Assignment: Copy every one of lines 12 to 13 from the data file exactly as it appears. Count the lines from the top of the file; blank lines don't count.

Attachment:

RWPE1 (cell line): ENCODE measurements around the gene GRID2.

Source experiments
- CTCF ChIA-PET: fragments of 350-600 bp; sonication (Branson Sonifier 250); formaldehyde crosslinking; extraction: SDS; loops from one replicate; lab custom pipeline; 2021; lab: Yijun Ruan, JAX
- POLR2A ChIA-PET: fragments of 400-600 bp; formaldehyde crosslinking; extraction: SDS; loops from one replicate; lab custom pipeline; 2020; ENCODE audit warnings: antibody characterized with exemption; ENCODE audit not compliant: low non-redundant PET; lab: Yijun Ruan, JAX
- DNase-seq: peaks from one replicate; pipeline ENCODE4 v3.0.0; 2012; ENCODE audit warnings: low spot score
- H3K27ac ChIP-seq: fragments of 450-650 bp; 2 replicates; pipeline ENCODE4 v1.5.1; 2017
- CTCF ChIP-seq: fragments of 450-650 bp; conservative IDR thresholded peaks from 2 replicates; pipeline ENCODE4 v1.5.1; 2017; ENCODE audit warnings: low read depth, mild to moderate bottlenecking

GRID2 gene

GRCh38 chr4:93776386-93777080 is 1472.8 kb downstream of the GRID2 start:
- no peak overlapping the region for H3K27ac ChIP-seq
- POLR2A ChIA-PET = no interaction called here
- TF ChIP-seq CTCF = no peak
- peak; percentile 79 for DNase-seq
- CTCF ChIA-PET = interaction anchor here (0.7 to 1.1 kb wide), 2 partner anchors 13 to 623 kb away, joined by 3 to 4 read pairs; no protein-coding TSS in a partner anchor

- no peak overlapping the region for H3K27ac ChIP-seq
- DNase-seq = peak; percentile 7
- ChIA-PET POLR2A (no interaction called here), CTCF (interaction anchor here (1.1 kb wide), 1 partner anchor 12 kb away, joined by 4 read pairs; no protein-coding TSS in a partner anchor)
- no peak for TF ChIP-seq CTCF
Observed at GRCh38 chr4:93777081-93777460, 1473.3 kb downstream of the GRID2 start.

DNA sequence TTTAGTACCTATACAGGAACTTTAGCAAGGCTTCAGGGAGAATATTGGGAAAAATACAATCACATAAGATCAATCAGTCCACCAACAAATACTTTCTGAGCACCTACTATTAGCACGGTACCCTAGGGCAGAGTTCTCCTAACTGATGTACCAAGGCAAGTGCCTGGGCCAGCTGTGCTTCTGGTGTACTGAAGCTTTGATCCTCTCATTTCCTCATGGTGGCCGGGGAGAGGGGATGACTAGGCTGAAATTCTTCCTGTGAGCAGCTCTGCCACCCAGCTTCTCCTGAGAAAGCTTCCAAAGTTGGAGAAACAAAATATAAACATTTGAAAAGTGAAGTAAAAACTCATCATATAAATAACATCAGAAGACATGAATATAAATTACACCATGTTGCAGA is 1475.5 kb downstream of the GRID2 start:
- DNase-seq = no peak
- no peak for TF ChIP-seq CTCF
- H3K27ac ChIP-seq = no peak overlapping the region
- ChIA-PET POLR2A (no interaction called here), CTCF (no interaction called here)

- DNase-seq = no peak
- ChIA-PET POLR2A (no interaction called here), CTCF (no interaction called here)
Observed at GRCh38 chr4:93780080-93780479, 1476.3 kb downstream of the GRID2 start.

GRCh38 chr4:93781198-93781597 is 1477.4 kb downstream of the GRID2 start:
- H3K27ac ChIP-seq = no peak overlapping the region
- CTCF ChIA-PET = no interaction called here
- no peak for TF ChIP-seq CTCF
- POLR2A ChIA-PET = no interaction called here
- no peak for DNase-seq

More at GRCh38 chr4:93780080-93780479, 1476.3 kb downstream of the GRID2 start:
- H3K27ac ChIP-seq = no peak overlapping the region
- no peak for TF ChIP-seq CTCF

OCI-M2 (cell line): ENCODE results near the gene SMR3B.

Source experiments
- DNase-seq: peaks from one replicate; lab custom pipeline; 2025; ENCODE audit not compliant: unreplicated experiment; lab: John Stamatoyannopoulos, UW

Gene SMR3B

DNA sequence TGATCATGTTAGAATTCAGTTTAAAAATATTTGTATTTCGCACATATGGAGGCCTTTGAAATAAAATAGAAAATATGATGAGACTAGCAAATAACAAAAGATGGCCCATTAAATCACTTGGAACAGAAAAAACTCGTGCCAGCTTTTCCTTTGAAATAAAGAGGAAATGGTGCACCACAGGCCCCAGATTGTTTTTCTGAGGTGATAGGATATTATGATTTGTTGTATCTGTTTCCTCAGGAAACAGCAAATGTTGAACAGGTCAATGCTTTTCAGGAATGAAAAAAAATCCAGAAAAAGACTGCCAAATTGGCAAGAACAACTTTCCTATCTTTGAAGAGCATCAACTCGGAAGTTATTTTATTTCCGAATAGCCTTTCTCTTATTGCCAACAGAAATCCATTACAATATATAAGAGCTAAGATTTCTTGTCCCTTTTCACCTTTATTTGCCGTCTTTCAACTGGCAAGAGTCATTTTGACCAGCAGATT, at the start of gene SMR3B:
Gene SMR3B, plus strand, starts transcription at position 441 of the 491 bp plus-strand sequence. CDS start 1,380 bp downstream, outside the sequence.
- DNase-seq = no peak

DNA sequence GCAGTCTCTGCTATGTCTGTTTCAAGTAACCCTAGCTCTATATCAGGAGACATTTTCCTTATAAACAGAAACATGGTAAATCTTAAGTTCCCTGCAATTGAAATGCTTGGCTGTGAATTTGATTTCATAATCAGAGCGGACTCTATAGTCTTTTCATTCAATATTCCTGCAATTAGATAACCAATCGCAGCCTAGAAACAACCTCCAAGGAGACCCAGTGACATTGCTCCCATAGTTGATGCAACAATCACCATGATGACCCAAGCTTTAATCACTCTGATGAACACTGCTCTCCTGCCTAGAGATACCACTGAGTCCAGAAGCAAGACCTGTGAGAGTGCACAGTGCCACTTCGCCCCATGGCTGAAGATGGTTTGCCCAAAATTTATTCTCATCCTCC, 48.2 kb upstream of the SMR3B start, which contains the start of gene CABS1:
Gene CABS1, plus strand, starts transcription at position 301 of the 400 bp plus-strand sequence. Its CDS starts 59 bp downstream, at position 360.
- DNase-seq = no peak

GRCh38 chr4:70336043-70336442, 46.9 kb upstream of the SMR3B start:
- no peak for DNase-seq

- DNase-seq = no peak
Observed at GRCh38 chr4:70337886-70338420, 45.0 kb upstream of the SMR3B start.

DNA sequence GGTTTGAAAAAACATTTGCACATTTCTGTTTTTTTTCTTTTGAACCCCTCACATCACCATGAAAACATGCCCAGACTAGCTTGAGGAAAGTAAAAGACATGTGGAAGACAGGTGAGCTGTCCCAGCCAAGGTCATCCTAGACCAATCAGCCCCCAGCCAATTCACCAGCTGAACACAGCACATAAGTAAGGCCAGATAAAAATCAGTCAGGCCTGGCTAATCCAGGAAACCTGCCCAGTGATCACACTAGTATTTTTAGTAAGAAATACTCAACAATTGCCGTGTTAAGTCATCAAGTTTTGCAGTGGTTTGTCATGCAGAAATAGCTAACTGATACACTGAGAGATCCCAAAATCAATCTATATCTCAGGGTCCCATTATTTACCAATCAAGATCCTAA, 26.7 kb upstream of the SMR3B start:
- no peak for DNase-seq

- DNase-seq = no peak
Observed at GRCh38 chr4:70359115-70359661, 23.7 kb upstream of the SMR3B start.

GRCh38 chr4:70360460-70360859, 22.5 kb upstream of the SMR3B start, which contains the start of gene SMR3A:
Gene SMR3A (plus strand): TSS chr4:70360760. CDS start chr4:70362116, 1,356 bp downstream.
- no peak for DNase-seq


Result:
- TF ChIP-seq CTCF = no peak
- peak; percentile 79 for DNase-seq